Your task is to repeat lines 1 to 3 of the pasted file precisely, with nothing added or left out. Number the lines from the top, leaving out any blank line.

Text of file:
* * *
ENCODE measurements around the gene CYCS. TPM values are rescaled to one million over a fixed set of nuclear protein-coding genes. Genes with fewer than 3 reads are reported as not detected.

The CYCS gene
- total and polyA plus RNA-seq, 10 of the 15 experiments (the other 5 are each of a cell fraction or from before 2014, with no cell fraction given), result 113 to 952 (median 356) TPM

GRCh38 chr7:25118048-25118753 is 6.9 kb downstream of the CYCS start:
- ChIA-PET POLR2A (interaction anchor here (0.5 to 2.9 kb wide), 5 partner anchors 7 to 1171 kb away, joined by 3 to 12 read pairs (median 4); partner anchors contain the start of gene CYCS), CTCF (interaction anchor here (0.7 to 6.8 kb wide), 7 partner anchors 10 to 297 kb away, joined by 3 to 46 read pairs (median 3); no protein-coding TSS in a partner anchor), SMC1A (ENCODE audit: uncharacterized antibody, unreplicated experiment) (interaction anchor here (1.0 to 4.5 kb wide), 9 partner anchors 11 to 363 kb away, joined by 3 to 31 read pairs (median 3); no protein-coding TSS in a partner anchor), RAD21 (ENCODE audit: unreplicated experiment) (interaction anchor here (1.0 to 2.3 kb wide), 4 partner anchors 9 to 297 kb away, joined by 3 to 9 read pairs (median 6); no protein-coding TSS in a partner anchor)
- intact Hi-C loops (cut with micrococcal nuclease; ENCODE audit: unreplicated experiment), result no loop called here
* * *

ENCODE measurements around the gene CYCS. TPM values are rescaled to one million over a fixed set of nuclear protein-coding genes. Genes with fewer than 3 reads are reported as not detected.

The CYCS gene
- total and polyA plus RNA-seq, 10 of the 15 experiments (the other 5 are each of a cell fraction or from before 2014, with no cell fraction given), result 113 to 952 (median 356) TPM